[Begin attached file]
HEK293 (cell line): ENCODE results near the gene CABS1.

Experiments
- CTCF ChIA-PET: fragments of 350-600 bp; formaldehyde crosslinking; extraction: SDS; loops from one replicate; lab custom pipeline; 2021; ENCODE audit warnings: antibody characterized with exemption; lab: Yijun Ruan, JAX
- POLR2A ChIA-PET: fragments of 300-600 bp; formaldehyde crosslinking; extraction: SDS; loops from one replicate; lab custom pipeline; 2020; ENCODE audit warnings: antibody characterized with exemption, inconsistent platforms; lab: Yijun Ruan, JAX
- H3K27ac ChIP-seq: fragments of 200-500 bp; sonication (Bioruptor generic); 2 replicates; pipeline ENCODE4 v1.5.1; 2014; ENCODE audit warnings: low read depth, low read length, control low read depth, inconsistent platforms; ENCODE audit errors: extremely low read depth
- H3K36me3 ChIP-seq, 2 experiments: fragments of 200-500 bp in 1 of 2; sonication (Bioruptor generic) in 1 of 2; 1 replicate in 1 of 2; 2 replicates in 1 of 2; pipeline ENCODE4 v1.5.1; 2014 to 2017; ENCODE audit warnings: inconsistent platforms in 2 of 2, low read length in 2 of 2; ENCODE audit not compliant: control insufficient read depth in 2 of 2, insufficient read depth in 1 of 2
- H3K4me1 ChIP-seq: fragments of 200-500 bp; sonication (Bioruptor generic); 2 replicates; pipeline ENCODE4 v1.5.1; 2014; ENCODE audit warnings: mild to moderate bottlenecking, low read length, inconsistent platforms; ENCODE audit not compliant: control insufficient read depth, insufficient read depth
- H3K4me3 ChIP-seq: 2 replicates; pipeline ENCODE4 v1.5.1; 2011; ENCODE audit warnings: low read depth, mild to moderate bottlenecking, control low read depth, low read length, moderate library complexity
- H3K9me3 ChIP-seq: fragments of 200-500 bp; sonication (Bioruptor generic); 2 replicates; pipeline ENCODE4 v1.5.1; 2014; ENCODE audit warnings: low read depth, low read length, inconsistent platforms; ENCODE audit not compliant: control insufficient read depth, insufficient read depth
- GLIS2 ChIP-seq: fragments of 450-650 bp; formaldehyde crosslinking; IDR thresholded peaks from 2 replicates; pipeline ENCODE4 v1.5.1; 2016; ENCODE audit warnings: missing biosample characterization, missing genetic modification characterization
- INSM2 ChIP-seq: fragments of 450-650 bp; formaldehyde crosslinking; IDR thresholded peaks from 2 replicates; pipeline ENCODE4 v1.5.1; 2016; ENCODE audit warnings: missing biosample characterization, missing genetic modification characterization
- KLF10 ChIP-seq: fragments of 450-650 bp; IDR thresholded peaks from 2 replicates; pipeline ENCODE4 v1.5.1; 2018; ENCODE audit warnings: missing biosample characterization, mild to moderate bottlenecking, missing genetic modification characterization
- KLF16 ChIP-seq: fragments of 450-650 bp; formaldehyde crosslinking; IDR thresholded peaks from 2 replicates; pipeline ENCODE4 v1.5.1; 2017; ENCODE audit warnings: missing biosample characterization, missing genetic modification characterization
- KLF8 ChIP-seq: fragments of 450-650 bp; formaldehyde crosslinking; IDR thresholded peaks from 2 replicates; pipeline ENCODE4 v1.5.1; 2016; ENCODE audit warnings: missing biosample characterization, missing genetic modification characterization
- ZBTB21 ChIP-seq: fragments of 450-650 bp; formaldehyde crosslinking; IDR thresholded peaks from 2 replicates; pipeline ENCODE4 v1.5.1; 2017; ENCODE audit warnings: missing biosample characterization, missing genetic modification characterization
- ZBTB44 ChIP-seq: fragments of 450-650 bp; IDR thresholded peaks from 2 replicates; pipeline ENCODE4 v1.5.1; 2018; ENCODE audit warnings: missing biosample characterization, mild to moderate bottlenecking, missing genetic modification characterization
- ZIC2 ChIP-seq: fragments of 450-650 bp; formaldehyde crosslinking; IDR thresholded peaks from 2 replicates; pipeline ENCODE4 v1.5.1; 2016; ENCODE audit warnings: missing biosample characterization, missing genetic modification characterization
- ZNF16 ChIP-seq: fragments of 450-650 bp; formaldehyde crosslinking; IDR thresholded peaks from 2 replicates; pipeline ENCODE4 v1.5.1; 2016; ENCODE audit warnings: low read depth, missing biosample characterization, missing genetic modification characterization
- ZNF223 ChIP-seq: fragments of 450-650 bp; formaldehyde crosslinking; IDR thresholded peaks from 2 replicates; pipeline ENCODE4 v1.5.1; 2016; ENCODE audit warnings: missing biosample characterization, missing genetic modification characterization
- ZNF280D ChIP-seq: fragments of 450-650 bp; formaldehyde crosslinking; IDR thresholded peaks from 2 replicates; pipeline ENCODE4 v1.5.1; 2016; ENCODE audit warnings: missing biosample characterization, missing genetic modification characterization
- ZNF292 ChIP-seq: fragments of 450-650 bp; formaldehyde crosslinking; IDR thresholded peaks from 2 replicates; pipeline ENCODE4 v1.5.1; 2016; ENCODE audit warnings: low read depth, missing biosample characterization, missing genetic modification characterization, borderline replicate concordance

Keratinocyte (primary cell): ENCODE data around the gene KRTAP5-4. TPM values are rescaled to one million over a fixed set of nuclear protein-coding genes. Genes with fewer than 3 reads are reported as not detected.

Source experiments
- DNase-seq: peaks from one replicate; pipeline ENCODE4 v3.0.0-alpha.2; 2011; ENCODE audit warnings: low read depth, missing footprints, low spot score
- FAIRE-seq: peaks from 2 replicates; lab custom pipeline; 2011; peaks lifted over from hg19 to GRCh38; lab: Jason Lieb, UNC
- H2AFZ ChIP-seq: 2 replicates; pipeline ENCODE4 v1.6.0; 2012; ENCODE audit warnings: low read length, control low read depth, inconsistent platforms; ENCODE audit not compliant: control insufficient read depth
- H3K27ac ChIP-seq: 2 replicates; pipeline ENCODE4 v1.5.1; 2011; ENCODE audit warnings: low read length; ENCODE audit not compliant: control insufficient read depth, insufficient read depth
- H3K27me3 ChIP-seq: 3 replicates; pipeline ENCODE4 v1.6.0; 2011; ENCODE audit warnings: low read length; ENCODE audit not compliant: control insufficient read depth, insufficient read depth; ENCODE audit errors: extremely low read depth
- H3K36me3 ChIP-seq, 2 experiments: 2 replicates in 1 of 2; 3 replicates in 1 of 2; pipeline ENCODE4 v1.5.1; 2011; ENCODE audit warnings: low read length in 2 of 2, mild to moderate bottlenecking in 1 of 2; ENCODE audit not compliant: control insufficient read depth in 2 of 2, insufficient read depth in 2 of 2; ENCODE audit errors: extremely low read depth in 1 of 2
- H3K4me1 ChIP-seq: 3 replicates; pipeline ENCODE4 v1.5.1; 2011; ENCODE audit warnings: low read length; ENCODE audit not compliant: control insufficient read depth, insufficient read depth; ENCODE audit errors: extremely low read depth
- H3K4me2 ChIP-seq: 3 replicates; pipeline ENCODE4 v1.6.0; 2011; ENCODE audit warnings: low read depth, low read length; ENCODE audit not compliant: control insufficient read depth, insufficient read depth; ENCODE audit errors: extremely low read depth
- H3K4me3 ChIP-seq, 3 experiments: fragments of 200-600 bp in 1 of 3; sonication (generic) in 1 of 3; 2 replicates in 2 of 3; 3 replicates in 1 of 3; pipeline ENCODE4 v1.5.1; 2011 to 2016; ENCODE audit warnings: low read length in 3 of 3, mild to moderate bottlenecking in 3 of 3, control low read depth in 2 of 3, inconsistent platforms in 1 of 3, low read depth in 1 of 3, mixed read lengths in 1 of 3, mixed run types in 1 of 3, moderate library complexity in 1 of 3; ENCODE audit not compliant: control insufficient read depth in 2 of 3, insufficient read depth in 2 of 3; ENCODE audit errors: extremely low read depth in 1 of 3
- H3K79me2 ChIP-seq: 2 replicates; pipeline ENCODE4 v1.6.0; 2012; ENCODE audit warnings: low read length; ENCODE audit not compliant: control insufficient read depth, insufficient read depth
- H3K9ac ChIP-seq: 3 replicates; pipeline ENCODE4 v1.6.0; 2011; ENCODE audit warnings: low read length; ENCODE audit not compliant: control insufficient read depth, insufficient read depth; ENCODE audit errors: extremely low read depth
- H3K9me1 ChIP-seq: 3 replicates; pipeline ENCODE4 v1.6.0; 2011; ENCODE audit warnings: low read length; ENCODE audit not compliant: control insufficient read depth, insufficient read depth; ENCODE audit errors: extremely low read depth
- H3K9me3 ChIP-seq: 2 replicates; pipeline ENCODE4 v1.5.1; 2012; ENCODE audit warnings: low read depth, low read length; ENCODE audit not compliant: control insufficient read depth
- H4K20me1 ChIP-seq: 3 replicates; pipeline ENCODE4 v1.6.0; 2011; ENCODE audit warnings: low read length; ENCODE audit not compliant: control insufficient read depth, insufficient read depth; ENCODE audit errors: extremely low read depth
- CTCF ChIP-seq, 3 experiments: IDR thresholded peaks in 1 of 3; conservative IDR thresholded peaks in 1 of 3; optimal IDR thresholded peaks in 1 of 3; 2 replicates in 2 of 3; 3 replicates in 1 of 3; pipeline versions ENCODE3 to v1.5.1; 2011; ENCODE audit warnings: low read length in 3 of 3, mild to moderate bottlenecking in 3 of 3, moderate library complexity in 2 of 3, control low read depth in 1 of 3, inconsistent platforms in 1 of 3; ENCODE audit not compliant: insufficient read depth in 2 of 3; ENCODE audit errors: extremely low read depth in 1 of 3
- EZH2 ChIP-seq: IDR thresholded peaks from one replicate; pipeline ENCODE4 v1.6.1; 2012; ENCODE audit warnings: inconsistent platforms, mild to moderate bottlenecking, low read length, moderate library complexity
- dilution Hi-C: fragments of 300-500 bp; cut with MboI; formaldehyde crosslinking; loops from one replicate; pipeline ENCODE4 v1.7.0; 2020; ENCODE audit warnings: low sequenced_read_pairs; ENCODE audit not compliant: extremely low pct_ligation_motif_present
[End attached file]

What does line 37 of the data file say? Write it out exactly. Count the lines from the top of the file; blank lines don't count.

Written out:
- H4K20me1 ChIP-seq: 3 replicates; pipeline ENCODE4 v1.6.0; 2011; ENCODE audit warnings: low read length; ENCODE audit not compliant: control insufficient read depth, insufficient read depth; ENCODE audit errors: extremely low read depth